These data providers vary widely in what factors and components they evaluate, their level of transparency, and their reputation amid an explosion of interest. Despite these early wild-west days of ESG data collection, once the SEC steps in with new rules, the ultimate regulations will come with a need for evaluation standards. In terms of ESG disclosures, the SEC carries a much bigger stick to compel public companies than the largely market-transformation-focused early green building movement. Fortunately, there is time to weigh in on the future of mandatory ESG. Anyone interested in weighing in on the new SEC rules should plan to submit their comments to the SEC by May 20.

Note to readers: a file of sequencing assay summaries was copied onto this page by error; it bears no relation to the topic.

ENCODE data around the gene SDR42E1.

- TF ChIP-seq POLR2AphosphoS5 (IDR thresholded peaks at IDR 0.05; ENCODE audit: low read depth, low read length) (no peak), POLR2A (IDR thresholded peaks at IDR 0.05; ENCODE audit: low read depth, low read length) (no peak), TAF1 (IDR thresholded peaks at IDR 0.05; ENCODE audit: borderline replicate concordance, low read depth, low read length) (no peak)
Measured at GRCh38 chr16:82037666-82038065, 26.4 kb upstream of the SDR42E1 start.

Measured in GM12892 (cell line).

For further reading and a breakdown of some of the corporate legal issues surrounding ESG, consider reading this August 2020 post by Harvard Law School Forum on Corporate Governance.
Jessyca Henderson is an attorney and architect based in Maryland, providing legal services and consulting to design professionals, corporations and government related to sustainable design, building science, and environment in Maryland, California, and the District of Columbia. www.jlhlawoffice.com
AIA Contract Documents has provided this article for general informational purposes only. The information provided is not legal opinion or legal advice and does not create an attorney-client relationship of any kind. This article is also not intended to provide guidance as to how project parties should interpret their specific contracts or resolve contract disputes, as those decisions will need to be made in consultation with legal counsel, insurance counsel, and other professionals, and based upon a multitude of factors.